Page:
FIRE AND FIRE FIGHTING
Fire is a constant threat aboard ship.
Personnel must take all possible measures to
prevent a fire or, if one is started, to extinguish
it quickly. Fires have several causes: spontaneous
combustion, carelessness, hits by enemy shells, or
a collision. If the fire is not controlled quickly,
it could cause more damage than the initial
casualty and could cause the loss of the ship.
Fighting fires is primarily handled by repair
parties. However, you must learn all you can
about fire fighting so that you will know what to
do if called upon.
Fires are classified into four types based on
the type of material burning and the fire-fighting
agents and methods required to extinguish the fire:
1. Class A fires involve solid materials that
leave an ash, such as wood, cloth, and paper.
Water is the primary means of extinguishing class
A fires. Carbon dioxide (C02) may be used on
small fires, but not on explosives. The flames of
a large fire usually must first be knocked down
(cooled) with fog. The material, particularly
mattresses and similar articles, is then broken up
with a solid stream for further cooling.
2. Class B fires involve flammable liquids
such as oil, gasoline, and paint. The best
extinguishing agent for class B fires is aqueous
film forming foam (AFFF). Another good
extinguishing agent is Halon. Halon systems are
being installed for combating class B and C fires.
For small fires, or in a confined space like a paint
locker, CO2 is a good extinguisher. For large fires,
other agents such as a water fog or foam must
be used. A solid water stream should NEVER be
used on a class B fire. The stream will simply
penetrate the flammable liquids surface, with no
cooling effect, and scatter the liquid, thus
spreading the fire.
Class B fires involve the three temperature
levels of flash point, fire point, and ignition point.
A small spark may be all that is needed for
ignition. Fire will flash across a surface, but will
not continue to burn; however, the flash may be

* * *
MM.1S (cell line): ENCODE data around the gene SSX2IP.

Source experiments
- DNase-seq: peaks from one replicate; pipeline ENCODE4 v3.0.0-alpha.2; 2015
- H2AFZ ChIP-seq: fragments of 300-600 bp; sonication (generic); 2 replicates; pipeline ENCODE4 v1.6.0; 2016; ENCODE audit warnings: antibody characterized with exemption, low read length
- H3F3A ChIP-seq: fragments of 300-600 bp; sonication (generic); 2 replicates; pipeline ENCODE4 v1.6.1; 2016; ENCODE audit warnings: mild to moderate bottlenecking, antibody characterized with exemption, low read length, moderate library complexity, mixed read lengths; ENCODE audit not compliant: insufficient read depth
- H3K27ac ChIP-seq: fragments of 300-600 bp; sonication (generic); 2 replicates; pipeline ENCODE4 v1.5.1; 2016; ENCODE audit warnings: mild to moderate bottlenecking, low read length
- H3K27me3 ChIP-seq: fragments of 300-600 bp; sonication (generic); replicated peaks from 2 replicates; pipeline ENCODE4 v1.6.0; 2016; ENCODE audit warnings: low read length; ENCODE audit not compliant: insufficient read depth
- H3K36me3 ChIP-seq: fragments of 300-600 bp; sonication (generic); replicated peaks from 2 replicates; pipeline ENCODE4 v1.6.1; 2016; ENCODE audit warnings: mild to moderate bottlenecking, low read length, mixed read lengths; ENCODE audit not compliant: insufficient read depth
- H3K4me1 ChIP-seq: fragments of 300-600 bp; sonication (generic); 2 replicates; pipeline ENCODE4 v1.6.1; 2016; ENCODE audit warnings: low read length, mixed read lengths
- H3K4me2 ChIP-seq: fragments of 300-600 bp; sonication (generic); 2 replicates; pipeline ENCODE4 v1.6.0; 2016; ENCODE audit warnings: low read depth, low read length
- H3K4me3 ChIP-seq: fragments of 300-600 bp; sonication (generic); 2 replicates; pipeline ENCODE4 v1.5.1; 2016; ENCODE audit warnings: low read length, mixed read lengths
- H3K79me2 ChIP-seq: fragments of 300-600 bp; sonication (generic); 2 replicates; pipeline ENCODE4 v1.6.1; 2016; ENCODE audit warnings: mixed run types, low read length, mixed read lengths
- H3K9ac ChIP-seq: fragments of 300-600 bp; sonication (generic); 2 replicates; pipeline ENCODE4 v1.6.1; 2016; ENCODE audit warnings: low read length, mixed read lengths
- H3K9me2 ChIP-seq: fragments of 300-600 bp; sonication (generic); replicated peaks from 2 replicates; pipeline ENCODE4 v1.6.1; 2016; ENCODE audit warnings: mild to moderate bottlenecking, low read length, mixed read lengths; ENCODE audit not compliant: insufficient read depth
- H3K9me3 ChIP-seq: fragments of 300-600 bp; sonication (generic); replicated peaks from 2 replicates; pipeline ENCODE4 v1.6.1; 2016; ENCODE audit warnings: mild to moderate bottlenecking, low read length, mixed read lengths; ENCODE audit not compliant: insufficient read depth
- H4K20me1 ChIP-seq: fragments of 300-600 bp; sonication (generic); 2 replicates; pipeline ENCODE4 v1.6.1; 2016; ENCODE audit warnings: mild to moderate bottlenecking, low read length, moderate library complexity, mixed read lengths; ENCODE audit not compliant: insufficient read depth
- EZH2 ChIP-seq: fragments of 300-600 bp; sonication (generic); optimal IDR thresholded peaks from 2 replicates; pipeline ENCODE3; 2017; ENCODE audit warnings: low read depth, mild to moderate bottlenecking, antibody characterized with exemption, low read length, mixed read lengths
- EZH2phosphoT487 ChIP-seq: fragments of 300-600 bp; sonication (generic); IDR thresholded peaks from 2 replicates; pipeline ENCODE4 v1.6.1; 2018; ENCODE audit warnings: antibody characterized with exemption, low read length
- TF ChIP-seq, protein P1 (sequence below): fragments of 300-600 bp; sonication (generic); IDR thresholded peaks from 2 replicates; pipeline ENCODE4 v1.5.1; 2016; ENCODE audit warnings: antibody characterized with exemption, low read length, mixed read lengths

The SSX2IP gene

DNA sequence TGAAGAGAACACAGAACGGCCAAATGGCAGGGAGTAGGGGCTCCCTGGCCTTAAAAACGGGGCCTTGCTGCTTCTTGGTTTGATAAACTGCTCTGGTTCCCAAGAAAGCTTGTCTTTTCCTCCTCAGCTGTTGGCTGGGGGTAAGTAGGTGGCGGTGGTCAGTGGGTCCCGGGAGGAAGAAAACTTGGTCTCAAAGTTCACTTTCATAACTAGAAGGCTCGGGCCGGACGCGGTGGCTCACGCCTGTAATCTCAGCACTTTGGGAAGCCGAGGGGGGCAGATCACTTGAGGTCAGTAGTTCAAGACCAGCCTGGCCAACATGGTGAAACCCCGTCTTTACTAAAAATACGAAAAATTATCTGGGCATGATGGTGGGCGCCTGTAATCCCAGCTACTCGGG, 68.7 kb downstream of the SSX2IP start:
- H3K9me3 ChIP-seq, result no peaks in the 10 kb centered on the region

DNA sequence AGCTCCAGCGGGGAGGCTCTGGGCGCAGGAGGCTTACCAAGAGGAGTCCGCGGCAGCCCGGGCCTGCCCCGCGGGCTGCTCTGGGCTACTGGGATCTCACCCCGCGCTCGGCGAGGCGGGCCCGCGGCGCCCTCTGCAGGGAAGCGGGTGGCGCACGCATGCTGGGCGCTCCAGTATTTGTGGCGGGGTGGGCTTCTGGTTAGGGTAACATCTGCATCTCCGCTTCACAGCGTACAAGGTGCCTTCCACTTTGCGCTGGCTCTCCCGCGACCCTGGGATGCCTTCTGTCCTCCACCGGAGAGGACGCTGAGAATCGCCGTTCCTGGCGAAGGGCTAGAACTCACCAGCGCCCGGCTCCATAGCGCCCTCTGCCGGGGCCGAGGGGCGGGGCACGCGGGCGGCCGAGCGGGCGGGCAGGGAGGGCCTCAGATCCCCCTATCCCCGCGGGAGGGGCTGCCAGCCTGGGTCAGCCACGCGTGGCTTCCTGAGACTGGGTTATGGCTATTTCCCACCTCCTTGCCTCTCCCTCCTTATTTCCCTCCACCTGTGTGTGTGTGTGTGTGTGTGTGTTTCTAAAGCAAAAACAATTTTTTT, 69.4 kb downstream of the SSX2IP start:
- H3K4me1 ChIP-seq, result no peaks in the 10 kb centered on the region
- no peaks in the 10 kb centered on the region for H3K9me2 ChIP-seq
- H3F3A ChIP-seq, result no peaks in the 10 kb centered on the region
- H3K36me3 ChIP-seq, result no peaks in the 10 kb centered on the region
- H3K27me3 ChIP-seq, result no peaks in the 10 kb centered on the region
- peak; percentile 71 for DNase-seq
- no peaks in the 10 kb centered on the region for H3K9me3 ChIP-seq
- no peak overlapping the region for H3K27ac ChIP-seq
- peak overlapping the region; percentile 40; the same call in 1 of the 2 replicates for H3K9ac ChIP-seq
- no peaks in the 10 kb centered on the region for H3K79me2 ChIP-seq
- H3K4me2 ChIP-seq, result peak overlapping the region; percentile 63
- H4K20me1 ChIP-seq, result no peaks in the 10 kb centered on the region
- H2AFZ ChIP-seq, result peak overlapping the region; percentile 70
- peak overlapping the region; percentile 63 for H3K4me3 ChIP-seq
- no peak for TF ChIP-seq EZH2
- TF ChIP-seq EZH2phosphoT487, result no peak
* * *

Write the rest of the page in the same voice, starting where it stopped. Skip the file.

hot enough to ignite some other material or to
3. Class C fires are those associated with
electrical or electronic equipment. The primary
extinguishing agent is CO2, but high-velocity fog
may be used as a last resort. Foam should not be
used as it will damage the equipment and may
present a shock hazard. A solid water stream
should NEVER be used. If at all possible, electri-
cal power to the equipment should be secured.
4. Class D fires involve metals, such as
magnesium, sodium, and titanium. These metals
are used in the manufacture of certain parts of
aircraft, missiles, electronic components, and
other equipment. A typical example is the
magnesium aircraft parachute flare. This flare
burns at a temperature above 4000°F with a
brilliancy of 2 million candlepower. Since water
coming in contact with burning magnesium
produces highly explosive hydrogen gas, a solid
water stream should NEVER be used on this type
of fire. However, low-velocity fog can put out the
fire in a matter of seconds with little danger.
Jettisoning the burning object overboard is
Despite the most carefully observed safety
precautions, a fire may still occur. If you discover
a fire, report it immediately so that fire-fighting
operations can be started. The efforts of even one
person may contain the fire until the arrival of
the fire party. If the fire threatens to get out of
control, try to prevent it from spreading. Secure
all doors, hatches, and other openings in the fire
area, including ventilation ducts, to confine the
fire within a specific boundary. You can establish
a primary fire boundary by cooling all bulkheads,
decks, and overheads surrounding the fire area.
Always ensure dewatering equipment (pumps) is
ready for immediate use in case of a fire. The
amount of water used for fighting the fire and
for cooling purposes may cause a serious ship
PREVENTIVE DAMAGE CONTROL
Naval ships are designed to resist accidental
and battle damage. Damage-resistant features
include structural strength, watertight compart-
mentation, stability, and buoyancy. Maintaining
these features and a high state of material and
personnel readiness before damage does more to
save the ship than any measures taken after
damage. Ninety percent of the damage control
needed to save a ship takes place before damage
and only 10 percent after the damage.
The division damage control petty officer
(DCPO) is one person in the DC organization who
helps to ensure that preventive damage control
measures have been taken. The DCPO oversees
the maintenance of divisional DC equipment and
also assists in training divisional personnel in DC.
Always keep in mind that damage control is
an all-hands evolution. The best way to defend